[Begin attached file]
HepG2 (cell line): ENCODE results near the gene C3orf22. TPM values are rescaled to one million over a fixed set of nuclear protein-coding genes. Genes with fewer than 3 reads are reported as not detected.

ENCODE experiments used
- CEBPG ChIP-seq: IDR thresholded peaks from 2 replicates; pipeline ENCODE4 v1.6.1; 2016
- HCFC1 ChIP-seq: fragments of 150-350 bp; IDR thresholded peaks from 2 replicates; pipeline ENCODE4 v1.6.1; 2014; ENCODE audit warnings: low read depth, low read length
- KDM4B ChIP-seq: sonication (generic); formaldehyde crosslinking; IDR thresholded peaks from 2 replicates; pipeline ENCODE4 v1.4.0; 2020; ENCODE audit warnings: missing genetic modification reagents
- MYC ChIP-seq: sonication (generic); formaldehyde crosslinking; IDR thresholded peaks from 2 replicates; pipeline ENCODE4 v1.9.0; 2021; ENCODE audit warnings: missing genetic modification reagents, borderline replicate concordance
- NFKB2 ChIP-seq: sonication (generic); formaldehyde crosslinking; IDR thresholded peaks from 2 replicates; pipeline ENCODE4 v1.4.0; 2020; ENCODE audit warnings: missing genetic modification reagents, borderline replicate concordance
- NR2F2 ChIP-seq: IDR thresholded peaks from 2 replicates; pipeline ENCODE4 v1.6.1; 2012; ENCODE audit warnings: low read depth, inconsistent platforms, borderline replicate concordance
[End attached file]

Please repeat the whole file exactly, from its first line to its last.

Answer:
HepG2 (cell line): ENCODE results near the gene C3orf22. TPM values are rescaled to one million over a fixed set of nuclear protein-coding genes. Genes with fewer than 3 reads are reported as not detected.

ENCODE experiments used
- CEBPG ChIP-seq: IDR thresholded peaks from 2 replicates; pipeline ENCODE4 v1.6.1; 2016
- HCFC1 ChIP-seq: fragments of 150-350 bp; IDR thresholded peaks from 2 replicates; pipeline ENCODE4 v1.6.1; 2014; ENCODE audit warnings: low read depth, low read length
- KDM4B ChIP-seq: sonication (generic); formaldehyde crosslinking; IDR thresholded peaks from 2 replicates; pipeline ENCODE4 v1.4.0; 2020; ENCODE audit warnings: missing genetic modification reagents
- MYC ChIP-seq: sonication (generic); formaldehyde crosslinking; IDR thresholded peaks from 2 replicates; pipeline ENCODE4 v1.9.0; 2021; ENCODE audit warnings: missing genetic modification reagents, borderline replicate concordance
- NFKB2 ChIP-seq: sonication (generic); formaldehyde crosslinking; IDR thresholded peaks from 2 replicates; pipeline ENCODE4 v1.4.0; 2020; ENCODE audit warnings: missing genetic modification reagents, borderline replicate concordance
- NR2F2 ChIP-seq: IDR thresholded peaks from 2 replicates; pipeline ENCODE4 v1.6.1; 2012; ENCODE audit warnings: low read depth, inconsistent platforms, borderline replicate concordance